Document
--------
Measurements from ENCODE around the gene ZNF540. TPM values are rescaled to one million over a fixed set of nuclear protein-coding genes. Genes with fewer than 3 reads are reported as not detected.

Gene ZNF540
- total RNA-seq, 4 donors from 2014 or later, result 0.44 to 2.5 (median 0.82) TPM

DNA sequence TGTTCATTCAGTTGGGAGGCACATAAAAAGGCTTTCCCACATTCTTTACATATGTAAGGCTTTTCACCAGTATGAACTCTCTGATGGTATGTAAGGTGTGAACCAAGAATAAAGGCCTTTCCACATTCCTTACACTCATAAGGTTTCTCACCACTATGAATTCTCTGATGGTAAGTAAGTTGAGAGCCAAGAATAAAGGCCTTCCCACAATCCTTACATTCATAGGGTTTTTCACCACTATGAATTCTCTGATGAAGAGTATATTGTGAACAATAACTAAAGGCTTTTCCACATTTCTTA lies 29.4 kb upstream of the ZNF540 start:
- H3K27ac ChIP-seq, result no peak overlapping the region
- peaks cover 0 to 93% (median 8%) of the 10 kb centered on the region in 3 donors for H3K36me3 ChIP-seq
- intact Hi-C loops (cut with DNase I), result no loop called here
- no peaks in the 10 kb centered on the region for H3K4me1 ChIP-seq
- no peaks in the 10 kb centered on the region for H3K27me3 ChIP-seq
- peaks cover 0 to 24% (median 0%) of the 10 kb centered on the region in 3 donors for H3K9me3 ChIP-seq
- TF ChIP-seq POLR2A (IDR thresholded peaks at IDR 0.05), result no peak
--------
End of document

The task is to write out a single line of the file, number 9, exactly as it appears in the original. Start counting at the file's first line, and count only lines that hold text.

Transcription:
- no peaks in the 10 kb centered on the region for H3K27me3 ChIP-seq